Mühlenberg, Heinrich Melchior (mĕlˈkhēôr müˈlənbĕrk) [key], 1711–87, American Lutheran clergyman, b. Germany, educated at Göttingen and at Halle. He arrived (1742) in Pennsylvania to serve as pastor of several congregations in and near Philadelphia, but he soon became the leader of all the Lutheran groups in the colonies. Often called the patriarch of Lutheranism in America, he organized (1748) the first Lutheran synod in the country.
John Peter Gabriel Muhlenberg myōˈlənbûrg, 1746–1807, American clergyman, Revolutionary officer, and legislator, eldest son of Heinrich, was born in Trappe, Pa., and studied at Halle. Although he was raised a Lutheran and studied for the Lutheran ministry, he was ordained an Episcopalian to insure his legal status as a clergyman in Woodstock, Va. In 1776 he left his church in Woodstock to raise and lead a regiment in the American Revolution. Throughout the war he served with distinction, retiring (1783) as brevet major general. He entered political life in Pennsylvania and served three terms in the U.S. House of Representatives.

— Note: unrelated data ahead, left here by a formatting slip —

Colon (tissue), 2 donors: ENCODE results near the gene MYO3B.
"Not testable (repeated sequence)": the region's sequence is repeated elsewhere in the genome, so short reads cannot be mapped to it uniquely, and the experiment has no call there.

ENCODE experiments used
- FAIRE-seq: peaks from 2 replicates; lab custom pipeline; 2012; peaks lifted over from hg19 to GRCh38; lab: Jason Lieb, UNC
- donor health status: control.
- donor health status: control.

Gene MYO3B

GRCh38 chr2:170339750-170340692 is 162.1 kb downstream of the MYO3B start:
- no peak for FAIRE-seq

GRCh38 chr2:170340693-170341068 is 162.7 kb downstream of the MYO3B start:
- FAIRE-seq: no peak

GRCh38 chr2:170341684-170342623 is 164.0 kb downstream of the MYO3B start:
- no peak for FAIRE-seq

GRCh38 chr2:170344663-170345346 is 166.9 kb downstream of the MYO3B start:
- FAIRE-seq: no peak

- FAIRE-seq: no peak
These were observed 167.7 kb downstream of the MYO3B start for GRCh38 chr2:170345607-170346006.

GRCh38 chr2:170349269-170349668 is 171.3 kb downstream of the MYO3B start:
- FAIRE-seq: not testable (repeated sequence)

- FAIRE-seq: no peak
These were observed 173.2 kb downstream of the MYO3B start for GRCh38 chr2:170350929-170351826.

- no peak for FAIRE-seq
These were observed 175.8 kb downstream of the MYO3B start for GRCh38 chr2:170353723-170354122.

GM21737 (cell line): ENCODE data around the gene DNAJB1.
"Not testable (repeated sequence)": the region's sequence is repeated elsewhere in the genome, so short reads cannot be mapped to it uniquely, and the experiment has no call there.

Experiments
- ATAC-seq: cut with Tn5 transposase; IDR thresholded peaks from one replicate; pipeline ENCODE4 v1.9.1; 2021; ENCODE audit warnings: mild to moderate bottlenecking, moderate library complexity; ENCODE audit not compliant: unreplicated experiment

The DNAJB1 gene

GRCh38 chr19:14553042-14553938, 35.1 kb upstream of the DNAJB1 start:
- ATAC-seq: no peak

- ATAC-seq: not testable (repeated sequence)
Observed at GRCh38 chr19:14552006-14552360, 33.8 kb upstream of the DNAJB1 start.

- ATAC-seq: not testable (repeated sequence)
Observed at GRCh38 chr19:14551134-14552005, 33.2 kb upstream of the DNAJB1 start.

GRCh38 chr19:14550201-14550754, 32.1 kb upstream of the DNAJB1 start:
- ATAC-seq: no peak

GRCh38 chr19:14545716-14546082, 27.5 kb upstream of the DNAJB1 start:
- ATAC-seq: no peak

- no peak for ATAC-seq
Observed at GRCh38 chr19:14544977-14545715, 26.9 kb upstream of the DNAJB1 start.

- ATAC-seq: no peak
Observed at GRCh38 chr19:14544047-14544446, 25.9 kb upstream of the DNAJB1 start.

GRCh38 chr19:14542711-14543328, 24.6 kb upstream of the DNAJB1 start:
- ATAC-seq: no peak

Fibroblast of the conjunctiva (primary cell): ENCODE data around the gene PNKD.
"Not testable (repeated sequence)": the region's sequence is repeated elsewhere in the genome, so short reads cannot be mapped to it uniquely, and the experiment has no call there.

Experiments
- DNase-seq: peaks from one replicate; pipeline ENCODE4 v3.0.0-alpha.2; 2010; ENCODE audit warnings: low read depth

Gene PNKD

Frederick Augustus Conrad Muhlenberg, 1750–1801, Lutheran clergyman and legislator, second son of Heinrich, also was born at Trappe, Pa., and educated at Halle. He was pastor of various churches in Pennsylvania and pastor (1773–76) of Christ (Lutheran) Church, New York City. Because of his sympathies with the Revolutionary cause, he left New York City (then under British occupation) and returned to Pennsylvania. Muhlenberg was a delegate (1779–80) to the Continental Congress and a member (1789–97) of the House of Representatives, twice serving as speaker. He cast the decisive vote on the appropriations bill that ensured the ratification of Jay's Treaty.
See H. M. Mühlenberg's journals (3 vol., 1942–58); biography of him by W. J. Mann (1911); P. A. W. Wallace, The Muhlenbergs of Pennsylvania (1950).
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